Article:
• Join over 1.2 million students every month
  • Accelerate your learning by 29%
  • Unlimited access from just £6.99 per month

Write about some of the ways Fitzgerald tells the story in Chapter 2

Extracts from this document...

Introduction

Fitzgerald begins the chapter with a vivid description of the valley of ashes to show its contrast to Tom's opulent party. Fitzgerald has Nick's description lack colour as he describes the 'ash-grey men' walking through the 'grey land' as 'rising smoke' crumbles through the 'powdery air'. The lack of colour imagery gives the impression the area is the poor result of an economic boom, and is highlighted by Fitzgerald's use of the 'solemn dumping ground'. Fitzgerald does this to establish the setting of America in the 1920s, showing that Gatsby's rich life is a complete opposite to those living in the valley of ashes. The imagery of 'an over-enlarged photograph' and 'a set of tapestried furniture' at Tom's apartment is a stark contrast to the valley of ashes, and is used to display the divergence of wealth in America. ...read more.

Middle

The reader learns that 'everything that happened has a dim, hazy cast over it' and the fact Nick has been 'drunk just twice' in his life suggests the chapter is over exaggerated and constructed. Fitzgerald ensures the reader realises Nick is an observer throughout the chapter, having him note 'I was within and without'. Fitzgerald does this to highlight how Nick is either too close to events, having him describe minuscule details of 'bloody towels upon the bathroom floor', or too distant from events as he watches Myrtle 'wet her lips' for Tom. Fitzgerald makes it clear Nick is uncomfortable and forced into these situations to show his lack of importance in many events, with Tom insisting 'we're getting off' to meet Myrtle. ...read more.

Conclusion

This is evident in Nick's perception, albeit drunken, claiming that as Mrs Wilson 'expanded the room grew smaller' whilst she revolved on a 'creaking pivot through the smoky air'. This fragmentation of Nick's narrative is epitomised as Fitzgerald has him write 'people disappeared, reappeared, made plans to go elsewhere' to show the insignificance and dream-like status of events. Fitzgerald ends the chapter with time skipping considerably as Nick's narration reflects his drunkenness, speaking to Mr McKee and then suddenly 'lying half asleep' at the train station. Chapter 2 is therefore used to represent the drunkard society of America, emphasising Fitzgerald's aim for the novel to be an American Tragedy as he has Nick focus on the obsession of those in East Egg with materialistic wealth. Fitzgerald frustrates the reader further by using small voices of rumour as Catherine tells 'a man named Gatsby' has parties, developing the mysteriousness that surrounds Gatsby and his past. ...read more.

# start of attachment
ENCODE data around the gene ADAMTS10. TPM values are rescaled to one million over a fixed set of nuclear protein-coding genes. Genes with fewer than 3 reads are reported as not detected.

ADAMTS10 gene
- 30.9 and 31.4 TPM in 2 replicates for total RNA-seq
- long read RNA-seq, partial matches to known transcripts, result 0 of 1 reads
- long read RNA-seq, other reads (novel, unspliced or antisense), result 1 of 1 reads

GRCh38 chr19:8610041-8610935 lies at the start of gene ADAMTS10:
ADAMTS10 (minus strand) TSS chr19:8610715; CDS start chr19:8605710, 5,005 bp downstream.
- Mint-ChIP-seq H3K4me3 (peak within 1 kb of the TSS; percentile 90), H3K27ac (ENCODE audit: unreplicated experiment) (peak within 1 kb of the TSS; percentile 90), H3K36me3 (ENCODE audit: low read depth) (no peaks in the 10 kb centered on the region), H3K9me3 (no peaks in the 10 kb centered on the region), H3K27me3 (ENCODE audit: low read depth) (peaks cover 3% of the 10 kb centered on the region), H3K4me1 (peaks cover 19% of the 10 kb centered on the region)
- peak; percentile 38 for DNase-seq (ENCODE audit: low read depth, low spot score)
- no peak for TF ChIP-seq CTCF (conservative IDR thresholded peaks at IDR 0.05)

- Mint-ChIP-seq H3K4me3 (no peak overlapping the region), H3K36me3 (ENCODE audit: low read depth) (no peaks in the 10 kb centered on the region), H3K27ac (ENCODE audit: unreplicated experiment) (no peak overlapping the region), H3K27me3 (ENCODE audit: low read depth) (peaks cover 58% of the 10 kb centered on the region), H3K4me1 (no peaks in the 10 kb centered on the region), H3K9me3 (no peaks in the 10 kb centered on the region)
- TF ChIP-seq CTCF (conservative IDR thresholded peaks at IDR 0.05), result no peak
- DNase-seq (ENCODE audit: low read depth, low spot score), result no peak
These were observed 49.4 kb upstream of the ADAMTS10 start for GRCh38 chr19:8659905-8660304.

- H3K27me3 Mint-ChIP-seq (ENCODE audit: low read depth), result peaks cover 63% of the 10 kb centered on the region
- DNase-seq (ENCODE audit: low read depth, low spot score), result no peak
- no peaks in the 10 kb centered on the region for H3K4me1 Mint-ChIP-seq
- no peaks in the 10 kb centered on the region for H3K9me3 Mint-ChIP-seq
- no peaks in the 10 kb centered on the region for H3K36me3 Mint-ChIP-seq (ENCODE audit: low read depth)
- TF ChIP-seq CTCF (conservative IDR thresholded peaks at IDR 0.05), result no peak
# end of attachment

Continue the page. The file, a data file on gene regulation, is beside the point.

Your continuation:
The above preview is unformatted text

This student written piece of work is one of many that can be found in our AS and A Level F. Scott Fitzgerald section.

Found what you're looking for?

  • Start learning 29% faster today
  • 150,000+ documents available
  • Just £6.99 a month

Not the one? Search for your essay title...
  • Join over 1.2 million students every month
  • Accelerate your learning by 29%
  • Unlimited access from just £6.99 per month

See related essaysSee related essays

Related AS and A Level F. Scott Fitzgerald essays

  1. gatsby 2

    He desired to win Daisy's love back. In order to realize this dream he had to attain wealth and power. He built his dream on irresponsible behaviour as he made his money from bootlegging. The reader finds this out in chapter 7 from Tom : "I picked him for a bootlegger the first time I saw him".

  2. "Nick's main attitude to east coast society is fascination." How far, and in what ...

    with Daisy and her appearance as I believe that to be more of a surface fascination. Whilst I believe these negative comments to be a sign of Nick's absorption in this world, it is easy to understand why some readers could take them as signs of out and out contempt.

  1. WHAT DO WE LEARN ABOUT THE CHARACTER MYRTLE IN CHAPTER 2 AND WHAT TECHNIQUES ...

    cab and lets four pass her before she selects 'a new one, lavender - coloured with grey upholstery', one worthy of her. As she continues to spend time with Nick and Tom she continues to put on a front. Her attitude towards people changes, and she feels in this different

  2. Write about some of the ways Fitzgerald tells the story of the Great Gatsby ...

    There may be a suggestion that the guests are childish as children are attracted to these colours. Fitzgerald tells the story of Gatsby's "gaudy" and extravagant world through the unnatural way that nature is presented. This is shown as the narrator, Nick, talks of the "champagne and the stars" here he creates images of money and wealth.

  • Over 160,000 pieces
    of student written work
  • Annotated by
    experienced teachers
  • Ideas and feedback to
    improve your own work